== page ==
At one point during the performance, Jerry stood directly in front of this little boy and held his gaze. Simon’s and Jerry’s rueful understanding that the child would ‘always win’ demonstrates a profound understanding of what Optik’s work is all about. In seeking to “strip away the usual factors involved in deciding about moving – habits, patterns, aesthetic, rhythm” and thereby to “respond unconsciously” (Warr, 2003: 133), they are attempting to recover the freedom of the child-self (‘we’d better enter his world’), but recognise that they can do so only in negotiation with the adult- self which they now are. When Jerry uses the word “upstaging”, everyone laughs, accepting that, while this is not a part of the normal Optik vocabulary, it is a part of the deeper theatre vocabulary Optik wish to interrogate and challenge. This is no easy aim: they are working against their own earlier training, as well as against some deeply embedded audience expectations. Optik’s work is challenging in a very real sense: in challenging their audience, the company also challenge themselves as individuals, they challenge each other and they continually challenge and develop their own structural ‘rules’. Their verbal discussions reveal this on-going process in ways which demonstrate its multiplex, intricate and profoundly interactive nature.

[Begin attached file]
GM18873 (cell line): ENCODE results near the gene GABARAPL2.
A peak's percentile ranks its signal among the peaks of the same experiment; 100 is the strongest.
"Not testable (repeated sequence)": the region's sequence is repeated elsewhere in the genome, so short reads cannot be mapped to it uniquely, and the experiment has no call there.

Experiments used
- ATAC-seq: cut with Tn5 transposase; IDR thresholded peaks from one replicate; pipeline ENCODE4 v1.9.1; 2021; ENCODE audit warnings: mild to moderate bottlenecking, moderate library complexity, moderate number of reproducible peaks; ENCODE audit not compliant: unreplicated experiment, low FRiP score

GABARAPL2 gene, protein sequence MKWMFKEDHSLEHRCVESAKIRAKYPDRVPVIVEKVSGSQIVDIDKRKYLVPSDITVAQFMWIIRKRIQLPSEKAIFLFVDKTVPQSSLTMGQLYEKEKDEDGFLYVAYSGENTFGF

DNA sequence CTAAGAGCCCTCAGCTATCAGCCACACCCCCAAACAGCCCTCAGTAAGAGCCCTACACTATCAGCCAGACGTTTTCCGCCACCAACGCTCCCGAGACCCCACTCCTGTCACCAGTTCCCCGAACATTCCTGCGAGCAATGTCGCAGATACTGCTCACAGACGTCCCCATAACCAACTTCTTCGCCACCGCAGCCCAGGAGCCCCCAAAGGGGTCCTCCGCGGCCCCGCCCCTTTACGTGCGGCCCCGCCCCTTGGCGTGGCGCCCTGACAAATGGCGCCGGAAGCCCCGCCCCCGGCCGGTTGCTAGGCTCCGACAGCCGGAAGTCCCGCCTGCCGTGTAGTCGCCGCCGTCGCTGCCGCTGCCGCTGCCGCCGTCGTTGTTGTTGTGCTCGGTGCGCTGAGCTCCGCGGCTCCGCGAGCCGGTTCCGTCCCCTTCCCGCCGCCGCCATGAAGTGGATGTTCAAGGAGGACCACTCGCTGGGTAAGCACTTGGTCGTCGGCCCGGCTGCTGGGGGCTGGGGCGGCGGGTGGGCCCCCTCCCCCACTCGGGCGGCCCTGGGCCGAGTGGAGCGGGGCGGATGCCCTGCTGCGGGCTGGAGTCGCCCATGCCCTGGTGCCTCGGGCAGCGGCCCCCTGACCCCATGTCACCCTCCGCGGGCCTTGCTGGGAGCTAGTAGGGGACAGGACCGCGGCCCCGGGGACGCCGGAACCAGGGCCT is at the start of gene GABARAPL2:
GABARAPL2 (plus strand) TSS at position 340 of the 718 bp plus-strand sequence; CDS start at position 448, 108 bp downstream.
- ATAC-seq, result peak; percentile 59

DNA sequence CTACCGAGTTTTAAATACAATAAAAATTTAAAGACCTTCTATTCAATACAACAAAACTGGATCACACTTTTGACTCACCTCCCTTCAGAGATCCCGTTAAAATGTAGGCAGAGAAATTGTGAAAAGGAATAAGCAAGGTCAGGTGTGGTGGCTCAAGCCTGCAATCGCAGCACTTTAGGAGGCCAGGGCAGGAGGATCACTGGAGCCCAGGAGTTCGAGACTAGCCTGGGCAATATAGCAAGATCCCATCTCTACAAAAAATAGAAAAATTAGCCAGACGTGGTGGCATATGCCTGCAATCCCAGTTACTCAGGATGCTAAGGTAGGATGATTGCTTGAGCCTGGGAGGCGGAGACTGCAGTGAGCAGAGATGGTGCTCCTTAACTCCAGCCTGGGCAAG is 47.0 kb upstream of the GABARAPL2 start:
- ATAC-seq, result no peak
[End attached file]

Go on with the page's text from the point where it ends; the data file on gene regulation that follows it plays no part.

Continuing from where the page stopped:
from: John Freeman ‘New Authenticity and Optik’